James Partaik, Luc Lévesque, Hernando Barragán: TOUR(IST)

  • ©2016, James Partaik, Luc Lévesque, and Hernando Barragán, TOUR(IST)

Artist(s):


Title:


    TOUR(IST)

Symposium:


Creation Year:

    2016

Category:


Medium:


    Interactive soundwalk

Artist Statement:


    The app, TOUR(IST), is a mobile experience, an augmented soundwalk through the urban landscape. The User can take interactive “sound tunnels”, urban shortcuts revealing a series of acoustic ambiances creating a stimulating listening experience, a mobile audio voyage through the urban environment. Playing with the usual codes of spatial representation, the app TOUR(IST) is an augmented soundwalk. TOUR(IST) offers urban shortcuts, virtual displacements and an immersive experience in a new acoustic space and ambience. By unveiling a series of 3D ambisonic recordings, TOUR(IST) creates “sound tunnels”, trajectories emanating from the actual location of the User. TOUR(IST) reveals a series of acoustic ambiances that incrementally create a whole new way of experiencing the city. Amidst the new urban soundscape thus created, the User develops a new sensory rapport with his or hers immediate environment.

    A new urban cartography is developed, a hybrid space in which the mobile User generates in real time, a listening experience while walking through the urban environment around the gallery of ISEA. This urban grid is superimposed on a network of data that, although immaterial, is based on the same nodal logic. Both are made up of intersecting points and articulations of lines that enable functional movement. The act of travelling outside the grid (be it the urban fabric or the data array), of choosing to proceed along parallel paths, appears difficult to reconcile with that logic. This project aims at an exploration that is contrary to normal experience of the city, as it involves plotting transverse lines through the public and private spaces. Each of these trajectories will be in the form of sound tunnels, “wormholes” that will make it possible to move from one point to another by passing through every looming obstacle— somewhat like a wave passing through solid material. A hybrid space of data collection and a mobile device enables this real soundwalk and virtual journey through the neighbourhood of ISEA, offering alternatives to its rectilinear nature.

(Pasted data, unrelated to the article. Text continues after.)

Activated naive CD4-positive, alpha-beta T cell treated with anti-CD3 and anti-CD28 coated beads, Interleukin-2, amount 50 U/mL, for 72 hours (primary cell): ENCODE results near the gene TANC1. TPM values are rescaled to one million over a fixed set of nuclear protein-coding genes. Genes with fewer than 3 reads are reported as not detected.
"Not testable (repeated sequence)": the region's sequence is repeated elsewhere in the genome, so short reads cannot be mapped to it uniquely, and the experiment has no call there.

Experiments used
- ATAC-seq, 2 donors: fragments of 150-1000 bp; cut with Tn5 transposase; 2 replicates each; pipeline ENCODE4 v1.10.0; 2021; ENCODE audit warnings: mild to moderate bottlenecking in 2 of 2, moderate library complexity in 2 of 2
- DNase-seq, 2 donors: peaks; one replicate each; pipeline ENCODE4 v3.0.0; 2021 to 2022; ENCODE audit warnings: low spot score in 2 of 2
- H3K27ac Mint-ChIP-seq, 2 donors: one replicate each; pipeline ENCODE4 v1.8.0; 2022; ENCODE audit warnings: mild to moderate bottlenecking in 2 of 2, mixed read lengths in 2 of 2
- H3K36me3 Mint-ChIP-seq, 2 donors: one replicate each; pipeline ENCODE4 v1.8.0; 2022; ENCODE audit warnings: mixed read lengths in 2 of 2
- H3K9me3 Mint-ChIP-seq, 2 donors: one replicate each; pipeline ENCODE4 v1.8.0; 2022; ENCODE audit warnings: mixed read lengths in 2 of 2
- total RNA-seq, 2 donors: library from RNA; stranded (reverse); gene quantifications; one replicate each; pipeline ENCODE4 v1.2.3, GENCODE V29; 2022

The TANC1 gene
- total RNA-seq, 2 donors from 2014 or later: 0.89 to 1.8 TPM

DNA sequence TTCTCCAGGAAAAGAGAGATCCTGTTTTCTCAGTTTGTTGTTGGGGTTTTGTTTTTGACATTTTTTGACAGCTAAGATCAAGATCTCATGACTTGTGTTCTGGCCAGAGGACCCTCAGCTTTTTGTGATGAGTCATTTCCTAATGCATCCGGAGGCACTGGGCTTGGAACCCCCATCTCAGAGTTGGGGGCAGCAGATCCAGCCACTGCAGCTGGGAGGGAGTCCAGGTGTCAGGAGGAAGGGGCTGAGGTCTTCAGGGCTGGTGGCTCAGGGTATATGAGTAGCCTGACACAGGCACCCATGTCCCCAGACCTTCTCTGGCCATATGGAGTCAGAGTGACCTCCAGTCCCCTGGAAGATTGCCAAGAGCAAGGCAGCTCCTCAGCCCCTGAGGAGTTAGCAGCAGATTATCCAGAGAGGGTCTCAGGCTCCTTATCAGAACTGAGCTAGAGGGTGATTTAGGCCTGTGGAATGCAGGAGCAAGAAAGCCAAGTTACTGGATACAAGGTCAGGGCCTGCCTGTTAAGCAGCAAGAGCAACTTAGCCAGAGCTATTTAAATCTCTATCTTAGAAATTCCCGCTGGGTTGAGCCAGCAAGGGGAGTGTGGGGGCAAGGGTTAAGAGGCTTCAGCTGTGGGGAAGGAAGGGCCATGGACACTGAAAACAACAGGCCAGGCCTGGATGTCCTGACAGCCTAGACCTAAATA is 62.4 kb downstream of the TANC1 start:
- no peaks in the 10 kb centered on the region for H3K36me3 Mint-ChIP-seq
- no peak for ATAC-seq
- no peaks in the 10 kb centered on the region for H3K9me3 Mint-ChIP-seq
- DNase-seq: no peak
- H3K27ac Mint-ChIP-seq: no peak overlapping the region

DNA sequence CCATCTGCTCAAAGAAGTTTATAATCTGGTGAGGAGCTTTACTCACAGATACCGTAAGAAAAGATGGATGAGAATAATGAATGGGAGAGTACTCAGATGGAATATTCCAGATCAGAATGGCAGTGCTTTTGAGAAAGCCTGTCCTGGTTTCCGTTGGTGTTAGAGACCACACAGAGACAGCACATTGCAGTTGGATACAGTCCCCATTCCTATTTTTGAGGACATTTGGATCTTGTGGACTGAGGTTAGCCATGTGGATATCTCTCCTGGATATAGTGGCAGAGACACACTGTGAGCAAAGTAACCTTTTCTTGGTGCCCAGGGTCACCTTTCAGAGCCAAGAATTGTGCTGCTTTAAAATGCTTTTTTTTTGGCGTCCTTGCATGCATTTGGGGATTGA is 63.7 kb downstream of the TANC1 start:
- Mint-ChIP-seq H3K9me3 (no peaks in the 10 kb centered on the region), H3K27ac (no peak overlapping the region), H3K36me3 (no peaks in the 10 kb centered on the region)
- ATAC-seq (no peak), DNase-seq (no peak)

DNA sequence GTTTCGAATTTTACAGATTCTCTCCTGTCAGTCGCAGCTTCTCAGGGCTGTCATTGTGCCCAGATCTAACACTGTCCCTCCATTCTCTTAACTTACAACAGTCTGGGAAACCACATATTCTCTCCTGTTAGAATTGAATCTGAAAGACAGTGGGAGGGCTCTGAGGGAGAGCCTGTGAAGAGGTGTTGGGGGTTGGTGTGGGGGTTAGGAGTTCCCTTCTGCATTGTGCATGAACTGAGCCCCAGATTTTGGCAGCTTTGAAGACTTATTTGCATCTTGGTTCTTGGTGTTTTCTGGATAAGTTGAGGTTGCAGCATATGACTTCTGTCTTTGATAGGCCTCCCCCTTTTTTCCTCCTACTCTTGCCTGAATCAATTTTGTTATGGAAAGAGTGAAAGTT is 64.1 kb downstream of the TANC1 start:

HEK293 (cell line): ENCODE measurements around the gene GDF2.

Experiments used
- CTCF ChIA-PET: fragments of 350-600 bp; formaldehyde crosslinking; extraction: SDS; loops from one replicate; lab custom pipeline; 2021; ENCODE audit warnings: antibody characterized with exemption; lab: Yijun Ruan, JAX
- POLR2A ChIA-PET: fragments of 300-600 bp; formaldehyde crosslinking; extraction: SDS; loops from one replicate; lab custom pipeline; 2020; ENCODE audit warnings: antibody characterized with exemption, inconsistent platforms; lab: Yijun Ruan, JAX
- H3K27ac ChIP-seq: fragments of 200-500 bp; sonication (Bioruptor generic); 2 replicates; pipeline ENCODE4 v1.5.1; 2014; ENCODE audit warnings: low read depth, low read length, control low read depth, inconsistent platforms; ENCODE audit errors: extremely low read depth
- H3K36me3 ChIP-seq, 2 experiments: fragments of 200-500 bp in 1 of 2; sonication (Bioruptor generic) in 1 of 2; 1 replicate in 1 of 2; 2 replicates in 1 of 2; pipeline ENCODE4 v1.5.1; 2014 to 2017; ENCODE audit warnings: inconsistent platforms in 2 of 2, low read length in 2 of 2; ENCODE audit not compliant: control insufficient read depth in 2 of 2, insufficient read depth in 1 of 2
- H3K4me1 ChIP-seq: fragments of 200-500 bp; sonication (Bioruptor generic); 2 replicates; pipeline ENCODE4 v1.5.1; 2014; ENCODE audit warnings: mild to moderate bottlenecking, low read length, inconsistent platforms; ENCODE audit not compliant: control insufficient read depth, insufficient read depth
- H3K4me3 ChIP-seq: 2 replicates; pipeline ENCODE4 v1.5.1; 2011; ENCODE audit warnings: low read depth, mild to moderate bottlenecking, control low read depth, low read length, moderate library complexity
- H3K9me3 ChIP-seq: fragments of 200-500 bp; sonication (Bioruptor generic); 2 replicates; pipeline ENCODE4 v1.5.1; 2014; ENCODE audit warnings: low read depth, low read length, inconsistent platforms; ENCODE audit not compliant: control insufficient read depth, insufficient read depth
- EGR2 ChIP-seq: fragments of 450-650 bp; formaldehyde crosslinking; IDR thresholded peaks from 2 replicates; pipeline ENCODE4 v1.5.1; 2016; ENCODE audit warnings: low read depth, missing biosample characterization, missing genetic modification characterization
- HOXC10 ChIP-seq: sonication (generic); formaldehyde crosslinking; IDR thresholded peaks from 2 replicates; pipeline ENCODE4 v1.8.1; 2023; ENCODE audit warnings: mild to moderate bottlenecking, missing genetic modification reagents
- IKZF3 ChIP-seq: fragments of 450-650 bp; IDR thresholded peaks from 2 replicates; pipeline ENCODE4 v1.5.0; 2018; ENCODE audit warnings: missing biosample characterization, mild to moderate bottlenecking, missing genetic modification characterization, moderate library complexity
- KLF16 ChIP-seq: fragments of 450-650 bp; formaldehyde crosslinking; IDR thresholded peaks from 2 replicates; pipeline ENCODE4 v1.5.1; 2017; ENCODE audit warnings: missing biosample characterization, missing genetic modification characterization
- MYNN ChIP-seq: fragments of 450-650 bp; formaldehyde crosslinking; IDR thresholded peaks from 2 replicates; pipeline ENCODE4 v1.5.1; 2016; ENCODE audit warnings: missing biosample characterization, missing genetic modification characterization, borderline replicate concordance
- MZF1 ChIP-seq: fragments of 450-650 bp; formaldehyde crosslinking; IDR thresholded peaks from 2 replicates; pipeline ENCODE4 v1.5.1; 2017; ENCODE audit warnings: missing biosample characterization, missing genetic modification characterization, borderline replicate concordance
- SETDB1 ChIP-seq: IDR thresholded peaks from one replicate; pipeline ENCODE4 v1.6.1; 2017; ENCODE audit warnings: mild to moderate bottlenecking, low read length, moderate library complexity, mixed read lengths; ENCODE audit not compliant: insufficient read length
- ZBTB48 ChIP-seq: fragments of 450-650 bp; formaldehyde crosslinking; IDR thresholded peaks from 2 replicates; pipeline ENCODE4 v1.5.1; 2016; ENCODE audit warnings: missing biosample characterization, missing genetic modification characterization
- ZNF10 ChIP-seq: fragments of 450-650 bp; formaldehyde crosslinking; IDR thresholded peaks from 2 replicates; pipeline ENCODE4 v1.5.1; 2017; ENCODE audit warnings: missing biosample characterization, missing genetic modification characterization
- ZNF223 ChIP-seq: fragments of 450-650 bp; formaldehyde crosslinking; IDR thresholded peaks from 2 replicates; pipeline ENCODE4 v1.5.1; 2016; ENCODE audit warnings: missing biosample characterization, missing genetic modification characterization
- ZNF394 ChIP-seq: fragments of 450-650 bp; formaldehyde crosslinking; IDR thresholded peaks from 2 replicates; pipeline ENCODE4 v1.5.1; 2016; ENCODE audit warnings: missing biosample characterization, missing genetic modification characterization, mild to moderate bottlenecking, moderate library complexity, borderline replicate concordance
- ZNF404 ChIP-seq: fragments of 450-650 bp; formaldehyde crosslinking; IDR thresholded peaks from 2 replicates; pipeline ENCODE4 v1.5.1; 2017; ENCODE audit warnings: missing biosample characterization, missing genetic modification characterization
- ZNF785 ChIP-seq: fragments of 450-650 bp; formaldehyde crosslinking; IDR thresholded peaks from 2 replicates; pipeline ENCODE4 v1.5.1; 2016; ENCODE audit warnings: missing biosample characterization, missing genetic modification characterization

Sampling sounds from buildings and the urban space surrounding the gallery, data is captured to create a virtual tour of the neighbourhood. This series of recordings, made in straight trajectories, are like “core samples” from drilling; they reveal simultaneously the various occurrences of sound phenomena of the urban core, from the infra-perceptible to the ephemeral sound event. The samples present the User with a series of related soundscapes from the area surrounding the main gallery explored by foot by the User. TOUR(IST) takes advantage of the integrated compass, GPS, tactile screen and binaural sound processing capabilities of the iPhone, enabling the User to move through the “sound tunnels”, either travel towards specific place in the city or generate a 360-degree sound experience, a total-field collage of sound just beyond his immediate location. These tunnels carry the User through obstacles from space to space, encounter to encounter. The User is like tourist (according to John Cage), like a wave, travelling through space and matter, confounding normal movement and penetrating both private and collective spaces.